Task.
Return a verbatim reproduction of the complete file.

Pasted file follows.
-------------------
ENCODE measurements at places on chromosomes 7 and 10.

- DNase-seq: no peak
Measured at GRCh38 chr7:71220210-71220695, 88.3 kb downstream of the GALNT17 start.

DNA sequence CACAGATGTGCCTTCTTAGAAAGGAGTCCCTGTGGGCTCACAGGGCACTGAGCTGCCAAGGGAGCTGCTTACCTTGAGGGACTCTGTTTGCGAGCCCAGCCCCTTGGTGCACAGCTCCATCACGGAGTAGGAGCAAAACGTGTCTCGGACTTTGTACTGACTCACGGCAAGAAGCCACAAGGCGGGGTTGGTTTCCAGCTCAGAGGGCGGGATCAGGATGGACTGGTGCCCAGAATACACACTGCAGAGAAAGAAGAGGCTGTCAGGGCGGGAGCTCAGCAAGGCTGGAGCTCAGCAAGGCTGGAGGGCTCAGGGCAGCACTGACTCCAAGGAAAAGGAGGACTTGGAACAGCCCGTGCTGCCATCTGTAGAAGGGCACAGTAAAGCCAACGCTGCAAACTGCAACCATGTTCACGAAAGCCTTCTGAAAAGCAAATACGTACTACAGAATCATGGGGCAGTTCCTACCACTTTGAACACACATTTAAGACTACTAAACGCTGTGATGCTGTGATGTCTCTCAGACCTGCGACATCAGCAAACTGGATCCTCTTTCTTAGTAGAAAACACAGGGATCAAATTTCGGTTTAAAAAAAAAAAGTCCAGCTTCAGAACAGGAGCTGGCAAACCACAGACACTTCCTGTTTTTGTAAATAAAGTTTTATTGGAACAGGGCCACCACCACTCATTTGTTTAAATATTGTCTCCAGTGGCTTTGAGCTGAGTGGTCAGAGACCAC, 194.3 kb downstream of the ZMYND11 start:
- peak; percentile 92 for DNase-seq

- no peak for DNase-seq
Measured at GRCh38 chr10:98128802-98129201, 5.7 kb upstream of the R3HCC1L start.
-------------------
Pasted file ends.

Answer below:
ENCODE measurements at places on chromosomes 7 and 10.

- DNase-seq: no peak
Measured at GRCh38 chr7:71220210-71220695, 88.3 kb downstream of the GALNT17 start.

DNA sequence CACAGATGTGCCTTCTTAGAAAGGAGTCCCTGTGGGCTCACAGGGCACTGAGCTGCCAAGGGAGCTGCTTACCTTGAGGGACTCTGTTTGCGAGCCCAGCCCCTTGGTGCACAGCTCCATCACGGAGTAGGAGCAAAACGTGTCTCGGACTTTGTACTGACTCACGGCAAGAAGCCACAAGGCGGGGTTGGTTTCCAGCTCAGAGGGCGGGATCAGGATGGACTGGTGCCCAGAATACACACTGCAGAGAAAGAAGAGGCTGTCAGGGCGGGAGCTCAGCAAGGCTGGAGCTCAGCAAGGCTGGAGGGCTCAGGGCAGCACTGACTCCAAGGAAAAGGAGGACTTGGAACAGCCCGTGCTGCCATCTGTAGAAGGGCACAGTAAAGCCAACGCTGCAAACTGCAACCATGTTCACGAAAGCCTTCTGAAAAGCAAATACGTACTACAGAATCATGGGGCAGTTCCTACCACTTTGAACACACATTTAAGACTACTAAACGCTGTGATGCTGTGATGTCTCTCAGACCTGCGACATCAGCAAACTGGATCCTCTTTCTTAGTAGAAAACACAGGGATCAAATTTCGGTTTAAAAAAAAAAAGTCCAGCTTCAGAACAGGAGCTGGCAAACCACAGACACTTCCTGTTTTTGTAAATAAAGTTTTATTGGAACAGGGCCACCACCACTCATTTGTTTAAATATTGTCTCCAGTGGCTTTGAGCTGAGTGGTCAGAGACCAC, 194.3 kb downstream of the ZMYND11 start:
- peak; percentile 92 for DNase-seq

- no peak for DNase-seq
Measured at GRCh38 chr10:98128802-98129201, 5.7 kb upstream of the R3HCC1L start.